Should I Get Glaucoma Surgery?
Glaucoma affects approximately three million Americans every year. Defined as a series of eye diseases that can damage the optic nerve, a bundle of nerve fibers that sends information to the brain, causing vision loss and blindness, glaucoma often presents without outright symptoms in its early stages, and may require surgery by the time it gets to moderate or advanced stages. Glaucoma can occur at any point in life, so it’s important to schedule regular eye exams to assess your risk for the condition. Learn about the different types of glaucoma surgery and whether or not it’s right for you or your loved one.
Types of Glaucoma Surgery
(This image is from Pixabay.)
The most common glaucoma operations include:
- Trabeculectomy – Surgical removal of part of the eye’s drainage system for better flow.
- Tube Shunt – Drainage device implantation to redirect flow from the obstruction.
- Cyclophotocoagulation – Laser surgery to relieve intraocular eye pressure (IOP).
Risks of Glaucoma Surgery
Though the risks of glaucoma surgery are few, and their occurrence rare, the following possibilities should be discussed with your doctor before any type of glaucoma surgery.
- Vision loss: Expect some temporary vision loss immediately after surgery as your eyes are healing. Permanent vision loss is a risk of any eye surgery, but it is extremely rare.
- Bleeding in the eye: Internal bleeding in the eye can be a serious complication that threatens your long-term vision. Let your ophthalmologist know if you are on blood thinners, as you may need to discontinue use before surgery.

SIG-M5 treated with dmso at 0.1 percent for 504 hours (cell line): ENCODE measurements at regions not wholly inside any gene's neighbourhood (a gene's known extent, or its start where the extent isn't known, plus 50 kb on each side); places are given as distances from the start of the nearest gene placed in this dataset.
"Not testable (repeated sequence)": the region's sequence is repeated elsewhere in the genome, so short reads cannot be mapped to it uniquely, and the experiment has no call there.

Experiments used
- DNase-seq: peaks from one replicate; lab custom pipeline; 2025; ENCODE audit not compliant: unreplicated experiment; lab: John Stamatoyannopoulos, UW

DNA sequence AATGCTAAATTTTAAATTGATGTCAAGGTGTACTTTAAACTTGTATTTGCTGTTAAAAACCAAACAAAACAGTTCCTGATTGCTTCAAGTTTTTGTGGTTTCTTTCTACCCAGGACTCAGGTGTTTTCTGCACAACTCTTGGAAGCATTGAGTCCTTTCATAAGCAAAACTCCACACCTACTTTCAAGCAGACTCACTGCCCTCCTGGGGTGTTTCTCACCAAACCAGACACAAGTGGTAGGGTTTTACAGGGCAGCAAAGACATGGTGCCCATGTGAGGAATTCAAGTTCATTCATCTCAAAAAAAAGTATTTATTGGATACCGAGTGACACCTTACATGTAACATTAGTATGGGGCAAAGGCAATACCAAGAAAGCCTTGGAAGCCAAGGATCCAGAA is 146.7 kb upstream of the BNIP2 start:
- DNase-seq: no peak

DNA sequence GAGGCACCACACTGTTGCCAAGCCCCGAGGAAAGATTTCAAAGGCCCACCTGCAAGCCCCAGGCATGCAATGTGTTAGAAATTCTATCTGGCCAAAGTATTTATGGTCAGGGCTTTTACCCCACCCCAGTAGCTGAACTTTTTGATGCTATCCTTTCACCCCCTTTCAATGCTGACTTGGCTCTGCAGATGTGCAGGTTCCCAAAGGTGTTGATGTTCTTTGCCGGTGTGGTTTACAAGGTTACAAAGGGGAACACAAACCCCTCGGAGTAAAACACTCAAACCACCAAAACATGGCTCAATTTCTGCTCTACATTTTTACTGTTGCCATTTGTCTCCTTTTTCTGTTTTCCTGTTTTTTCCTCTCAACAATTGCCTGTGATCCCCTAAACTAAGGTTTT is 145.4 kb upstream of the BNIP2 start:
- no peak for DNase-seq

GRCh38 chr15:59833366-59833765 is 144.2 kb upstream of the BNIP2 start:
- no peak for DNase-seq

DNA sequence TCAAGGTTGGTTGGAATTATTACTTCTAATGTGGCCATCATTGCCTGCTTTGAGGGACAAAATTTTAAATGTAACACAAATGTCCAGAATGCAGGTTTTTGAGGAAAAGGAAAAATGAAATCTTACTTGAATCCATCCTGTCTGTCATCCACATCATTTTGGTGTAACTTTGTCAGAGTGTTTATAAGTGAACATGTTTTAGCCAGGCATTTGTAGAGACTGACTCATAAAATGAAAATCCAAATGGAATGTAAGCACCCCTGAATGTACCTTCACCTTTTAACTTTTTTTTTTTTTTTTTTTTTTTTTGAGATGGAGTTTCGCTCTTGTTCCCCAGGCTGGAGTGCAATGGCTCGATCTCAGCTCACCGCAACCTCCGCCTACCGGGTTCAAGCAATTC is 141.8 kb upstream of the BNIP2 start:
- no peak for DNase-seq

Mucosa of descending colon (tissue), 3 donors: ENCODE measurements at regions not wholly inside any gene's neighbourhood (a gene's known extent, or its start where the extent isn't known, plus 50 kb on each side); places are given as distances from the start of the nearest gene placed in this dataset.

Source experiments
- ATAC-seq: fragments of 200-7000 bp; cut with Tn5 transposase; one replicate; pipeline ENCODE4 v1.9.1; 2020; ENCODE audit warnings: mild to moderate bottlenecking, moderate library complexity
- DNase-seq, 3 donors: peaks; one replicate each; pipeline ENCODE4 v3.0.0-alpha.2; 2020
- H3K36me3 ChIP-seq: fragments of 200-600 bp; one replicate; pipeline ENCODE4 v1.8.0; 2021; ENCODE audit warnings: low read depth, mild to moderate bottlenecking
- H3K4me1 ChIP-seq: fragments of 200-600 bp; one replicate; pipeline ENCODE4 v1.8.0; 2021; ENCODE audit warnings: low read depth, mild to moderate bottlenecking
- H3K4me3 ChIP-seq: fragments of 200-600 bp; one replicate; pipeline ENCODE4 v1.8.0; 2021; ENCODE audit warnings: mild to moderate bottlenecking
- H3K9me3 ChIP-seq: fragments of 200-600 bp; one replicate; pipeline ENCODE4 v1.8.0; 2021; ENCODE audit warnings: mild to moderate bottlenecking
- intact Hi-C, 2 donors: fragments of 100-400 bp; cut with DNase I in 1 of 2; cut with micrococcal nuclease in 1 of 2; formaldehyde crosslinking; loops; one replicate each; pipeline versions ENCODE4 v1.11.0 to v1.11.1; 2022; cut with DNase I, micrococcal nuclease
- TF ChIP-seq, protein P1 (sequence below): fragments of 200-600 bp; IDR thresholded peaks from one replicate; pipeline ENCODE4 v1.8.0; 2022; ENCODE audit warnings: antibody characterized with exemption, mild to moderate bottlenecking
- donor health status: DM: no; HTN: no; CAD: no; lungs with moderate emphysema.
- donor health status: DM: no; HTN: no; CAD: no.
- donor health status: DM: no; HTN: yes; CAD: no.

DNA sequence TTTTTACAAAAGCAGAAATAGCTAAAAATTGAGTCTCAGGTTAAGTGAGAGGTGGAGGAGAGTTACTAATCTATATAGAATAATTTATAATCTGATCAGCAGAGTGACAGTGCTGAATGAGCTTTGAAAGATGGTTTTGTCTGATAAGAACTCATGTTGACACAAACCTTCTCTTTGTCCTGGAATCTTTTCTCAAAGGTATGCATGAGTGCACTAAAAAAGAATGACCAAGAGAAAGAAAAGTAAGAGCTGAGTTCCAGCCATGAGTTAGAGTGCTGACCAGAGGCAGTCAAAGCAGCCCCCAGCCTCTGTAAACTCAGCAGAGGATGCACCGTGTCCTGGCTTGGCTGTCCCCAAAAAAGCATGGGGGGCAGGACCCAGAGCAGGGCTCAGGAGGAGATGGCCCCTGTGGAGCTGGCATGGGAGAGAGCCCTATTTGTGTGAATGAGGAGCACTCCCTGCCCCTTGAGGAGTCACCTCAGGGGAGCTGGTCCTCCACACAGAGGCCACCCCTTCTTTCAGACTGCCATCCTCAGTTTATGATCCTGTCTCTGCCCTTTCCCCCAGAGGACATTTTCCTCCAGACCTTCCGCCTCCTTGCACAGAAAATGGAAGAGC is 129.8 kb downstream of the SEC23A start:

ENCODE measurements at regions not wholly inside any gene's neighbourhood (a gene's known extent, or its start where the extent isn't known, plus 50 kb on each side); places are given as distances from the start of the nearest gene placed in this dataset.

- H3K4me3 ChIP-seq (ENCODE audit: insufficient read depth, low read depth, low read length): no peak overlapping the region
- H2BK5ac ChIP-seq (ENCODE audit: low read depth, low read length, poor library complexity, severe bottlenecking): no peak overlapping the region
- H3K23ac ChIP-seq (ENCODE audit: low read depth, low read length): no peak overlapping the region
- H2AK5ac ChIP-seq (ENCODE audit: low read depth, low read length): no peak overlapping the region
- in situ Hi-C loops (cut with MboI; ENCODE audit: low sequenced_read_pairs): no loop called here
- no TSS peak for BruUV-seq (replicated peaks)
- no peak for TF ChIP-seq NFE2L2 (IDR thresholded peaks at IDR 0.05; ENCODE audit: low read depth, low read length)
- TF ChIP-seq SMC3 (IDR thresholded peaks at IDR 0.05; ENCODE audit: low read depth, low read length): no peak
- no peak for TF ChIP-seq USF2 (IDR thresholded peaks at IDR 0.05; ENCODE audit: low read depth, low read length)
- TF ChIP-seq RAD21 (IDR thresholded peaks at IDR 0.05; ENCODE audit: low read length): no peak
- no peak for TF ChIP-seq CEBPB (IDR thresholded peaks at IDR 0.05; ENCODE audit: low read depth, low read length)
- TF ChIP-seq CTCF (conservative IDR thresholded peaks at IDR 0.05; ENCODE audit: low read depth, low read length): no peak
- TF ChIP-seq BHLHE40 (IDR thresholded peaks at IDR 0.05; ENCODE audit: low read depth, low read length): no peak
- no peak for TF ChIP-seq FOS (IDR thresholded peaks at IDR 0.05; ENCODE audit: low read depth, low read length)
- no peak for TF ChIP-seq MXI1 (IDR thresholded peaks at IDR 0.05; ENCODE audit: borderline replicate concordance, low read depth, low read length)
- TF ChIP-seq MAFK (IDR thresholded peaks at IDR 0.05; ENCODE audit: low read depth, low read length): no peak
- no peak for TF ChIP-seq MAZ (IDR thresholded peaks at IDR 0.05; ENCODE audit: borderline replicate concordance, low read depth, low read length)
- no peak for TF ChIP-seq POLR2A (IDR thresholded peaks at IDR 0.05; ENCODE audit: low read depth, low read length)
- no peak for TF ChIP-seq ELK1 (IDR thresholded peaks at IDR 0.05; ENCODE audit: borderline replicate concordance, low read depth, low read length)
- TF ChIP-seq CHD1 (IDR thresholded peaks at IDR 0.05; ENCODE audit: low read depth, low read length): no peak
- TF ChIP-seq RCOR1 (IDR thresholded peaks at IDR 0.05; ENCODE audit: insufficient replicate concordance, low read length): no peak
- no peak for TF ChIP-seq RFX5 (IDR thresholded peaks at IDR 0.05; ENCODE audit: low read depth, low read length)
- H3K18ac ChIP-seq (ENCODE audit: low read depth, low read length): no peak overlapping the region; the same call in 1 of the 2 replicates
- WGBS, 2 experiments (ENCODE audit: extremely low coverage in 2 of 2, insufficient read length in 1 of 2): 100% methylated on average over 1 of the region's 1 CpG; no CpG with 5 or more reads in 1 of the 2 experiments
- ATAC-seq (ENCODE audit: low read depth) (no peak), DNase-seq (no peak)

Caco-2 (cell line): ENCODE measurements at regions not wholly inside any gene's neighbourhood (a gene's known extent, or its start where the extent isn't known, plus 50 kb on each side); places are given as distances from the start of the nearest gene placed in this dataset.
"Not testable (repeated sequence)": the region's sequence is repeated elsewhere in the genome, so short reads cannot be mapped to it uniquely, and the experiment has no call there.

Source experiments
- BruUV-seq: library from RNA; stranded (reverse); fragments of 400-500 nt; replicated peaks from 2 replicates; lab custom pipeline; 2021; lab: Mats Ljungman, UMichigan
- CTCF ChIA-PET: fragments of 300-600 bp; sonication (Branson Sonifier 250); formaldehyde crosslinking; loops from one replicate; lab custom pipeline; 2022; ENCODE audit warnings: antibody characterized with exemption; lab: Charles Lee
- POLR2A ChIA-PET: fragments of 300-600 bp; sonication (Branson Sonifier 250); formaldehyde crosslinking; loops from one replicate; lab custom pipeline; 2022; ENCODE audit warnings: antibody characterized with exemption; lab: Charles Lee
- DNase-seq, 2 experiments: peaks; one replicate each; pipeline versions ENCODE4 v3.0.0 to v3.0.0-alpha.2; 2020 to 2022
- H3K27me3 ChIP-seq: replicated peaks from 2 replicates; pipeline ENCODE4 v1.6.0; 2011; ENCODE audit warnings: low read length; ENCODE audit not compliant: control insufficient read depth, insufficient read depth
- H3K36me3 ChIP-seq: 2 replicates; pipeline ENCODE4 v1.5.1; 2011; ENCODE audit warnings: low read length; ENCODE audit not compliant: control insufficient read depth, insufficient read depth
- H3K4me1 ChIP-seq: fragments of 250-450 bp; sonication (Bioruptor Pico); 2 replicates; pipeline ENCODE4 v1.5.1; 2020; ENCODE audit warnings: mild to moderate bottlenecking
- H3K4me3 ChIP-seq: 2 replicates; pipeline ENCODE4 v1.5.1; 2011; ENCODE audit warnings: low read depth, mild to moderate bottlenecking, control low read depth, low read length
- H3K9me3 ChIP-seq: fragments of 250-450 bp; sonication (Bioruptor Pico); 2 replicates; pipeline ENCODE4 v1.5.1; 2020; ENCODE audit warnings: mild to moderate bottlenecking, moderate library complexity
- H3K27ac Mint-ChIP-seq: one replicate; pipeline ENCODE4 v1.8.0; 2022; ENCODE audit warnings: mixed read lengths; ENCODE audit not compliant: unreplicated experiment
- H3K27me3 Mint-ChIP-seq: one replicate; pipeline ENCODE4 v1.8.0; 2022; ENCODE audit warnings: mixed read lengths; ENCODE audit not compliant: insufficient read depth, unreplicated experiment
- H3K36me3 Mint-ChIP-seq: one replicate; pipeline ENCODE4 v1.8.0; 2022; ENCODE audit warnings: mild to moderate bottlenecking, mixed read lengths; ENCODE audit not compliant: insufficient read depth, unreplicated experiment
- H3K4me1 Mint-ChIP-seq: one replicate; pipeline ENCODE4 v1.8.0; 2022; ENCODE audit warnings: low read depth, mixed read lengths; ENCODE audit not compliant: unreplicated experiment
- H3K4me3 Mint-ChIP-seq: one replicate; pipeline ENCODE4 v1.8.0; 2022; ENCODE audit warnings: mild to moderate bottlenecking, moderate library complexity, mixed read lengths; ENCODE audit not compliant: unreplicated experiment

- Infection: Despite the application of antibiotics and best efforts to maintain a sterile environment, an infection can sometimes occur weeks, months, or years following surgery. Contact your doctor immediately if you experience post-surgery redness, pain, or excessive tearing. Most infections can be treated with antibiotic drops if caught early.
- Low eye pressure (hypotony): Glaucoma surgery can sometimes provoke temporary low IOP, which may cause you to see shadows in your peripheral vision.
- Scarring: Scar tissue may form during the healing process, which can cause IOP to increase and negate the benefits of surgery. If this occurs, you may need to restart your glaucoma medications or undergo an additional operation.
- Cataracts: Glaucoma surgery can accelerate cataract formation. In some cases, the two surgeries may be combined for people with both diseases.
New Advancements in Glaucoma Surgery
A group of newer procedures called minimally-invasive glaucoma surgery (MIGS), are increasingly growing in popularity. Frequently, a MIGS is combined with cataract surgery to lower eye pressure in patients with early- to moderate-stage glaucoma.
MIGS involves limited manipulation of the sclera (thick white wall of the eye) and conjunctiva (transparent outermost layer)—making it safer than traditional glaucoma surgeries. The improved safety features, however, often yield more modest results. Thus, MIGS may not achieve the intended reduction in eye pressure for patients with more advanced glaucoma.
When Should I Consider Glaucoma Surgery?
Your doctor may recommend surgery if you receive a late or advanced diagnosis and if medicines or laser treatments haven’t worked. It’s important to realize that surgery will not reverse vision loss or counteract the effects of glaucoma, but it will help to prevent further visual impairment. For more information on the pros, cons, side effects, and benefits of glaucoma surgery, download the Responsum for Glaucoma app.